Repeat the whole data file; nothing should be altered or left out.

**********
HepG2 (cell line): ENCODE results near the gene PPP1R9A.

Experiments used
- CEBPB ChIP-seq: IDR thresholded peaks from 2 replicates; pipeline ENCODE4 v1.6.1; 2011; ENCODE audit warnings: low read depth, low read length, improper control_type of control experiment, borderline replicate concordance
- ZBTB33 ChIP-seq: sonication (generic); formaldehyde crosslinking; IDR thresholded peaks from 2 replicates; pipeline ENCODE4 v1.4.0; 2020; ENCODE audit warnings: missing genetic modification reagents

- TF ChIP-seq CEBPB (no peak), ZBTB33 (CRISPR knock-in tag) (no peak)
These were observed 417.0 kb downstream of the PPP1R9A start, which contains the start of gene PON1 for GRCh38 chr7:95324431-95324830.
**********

HepG2 (cell line): ENCODE results near the gene PPP1R9A.

Experiments used
- CEBPB ChIP-seq: IDR thresholded peaks from 2 replicates; pipeline ENCODE4 v1.6.1; 2011; ENCODE audit warnings: low read depth, low read length, improper control_type of control experiment, borderline replicate concordance
- ZBTB33 ChIP-seq: sonication (generic); formaldehyde crosslinking; IDR thresholded peaks from 2 replicates; pipeline ENCODE4 v1.4.0; 2020; ENCODE audit warnings: missing genetic modification reagents

- TF ChIP-seq CEBPB (no peak), ZBTB33 (CRISPR knock-in tag) (no peak)
These were observed 417.0 kb downstream of the PPP1R9A start, which contains the start of gene PON1 for GRCh38 chr7:95324431-95324830.